Obama supporters have attempted to draw the distinction between this practice and “extraordinary rendition,” defined as the practice of transferring somebody to another country knowing that they will be tortured. During his confirmation hearing, Leon Panetta said that under the Bush administration, “There were efforts by the CIA to seek and to receive assurances that those individuals would not be mistreated.” So Panetta is embracing the practices of the Bush Regime by continuing rendition!
Panetta then added, “I will seek the same kind of assurances that those individuals will not be mistreated.” (emphasis added)
Articles on Torture and Detention:
Yesterday Obama admitted that the US government “tortured some folks.” Obama’s comments are sparking alarm among reactionaries and praise from liberals that he’s admitted what virtually the whole world already knows.
As Amanda Carpenter, Ted Cruz’s speechwriter, for example, tweeted:
Six Reasons Why UC Berkeley Should Investigate John Yoo Instead of Honoring Him - Or, Silence is Complicity
John Yoo, currently on the faculty of the Berkeley Law school at the University of California, is the primary author of the torture memos. Yoo is less well known as the sole author of legal memos authorizing the President's Surveillance Program (PSP), allegedly justifying warrantless wiretapping of US citizens.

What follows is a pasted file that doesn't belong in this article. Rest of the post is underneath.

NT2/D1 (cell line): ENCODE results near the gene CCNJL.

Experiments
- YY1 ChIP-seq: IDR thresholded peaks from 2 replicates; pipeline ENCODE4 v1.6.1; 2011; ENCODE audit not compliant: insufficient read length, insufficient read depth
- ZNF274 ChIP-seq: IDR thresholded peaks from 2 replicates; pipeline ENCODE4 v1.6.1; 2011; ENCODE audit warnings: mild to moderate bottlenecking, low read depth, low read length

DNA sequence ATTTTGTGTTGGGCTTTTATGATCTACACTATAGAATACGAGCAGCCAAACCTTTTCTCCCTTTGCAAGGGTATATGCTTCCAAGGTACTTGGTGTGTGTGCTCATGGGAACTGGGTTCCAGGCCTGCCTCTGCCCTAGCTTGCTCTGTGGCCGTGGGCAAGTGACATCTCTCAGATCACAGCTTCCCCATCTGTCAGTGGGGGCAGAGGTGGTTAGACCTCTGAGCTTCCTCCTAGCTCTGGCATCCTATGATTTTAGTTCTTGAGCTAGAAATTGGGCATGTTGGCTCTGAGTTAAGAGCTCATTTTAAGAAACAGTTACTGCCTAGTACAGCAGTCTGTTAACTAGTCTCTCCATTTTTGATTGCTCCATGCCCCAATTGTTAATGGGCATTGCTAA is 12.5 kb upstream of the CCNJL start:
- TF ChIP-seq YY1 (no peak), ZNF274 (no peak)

A prisoner in Guantánamo Bay has revealed to his lawyers the increasingly brutal punishment meted out to detainees peacefully protesting their indefinite detention via hunger strike.
Emad Hassan wrote in a letter to his lawyers:
Once again the legitimacy of the judicial process at Guantanamo is called into question, this time by the interference of a US government agency. The New York Times of April 19, 2014, reported that "two weeks ago, a pair of FBI agents appeared unannounced at the door of a member of the defense team for one of the men accused of plotting the 9/11 terrorist attacks." They asked questions about the legal teams for some of the accused terrorists due to stand trial before the military commissions - courts designed to provide the appearance, but not the substance, of a fair trial. The FBI's "covert inquiry" was a serious breach of attorney-client privilege, showing that even the government disdains the process.
“You are completely destroyed”: Testimony on Torture from Shaker Aamer’s Medical Report at Guantanamo
On April 7, 2014, Shaker Aamer, the last British resident still held at Guantanamo, and his attorneys filed a habeas petition (PDF) asking for his release due to chronic health problems that can not be treated at Guantanamo. The worst of these problems apparently stems from PTSD from the torture Shaker has endured since he was captured by the Northern Alliance, then turned over to the Americans on Christmas Eve, 2001.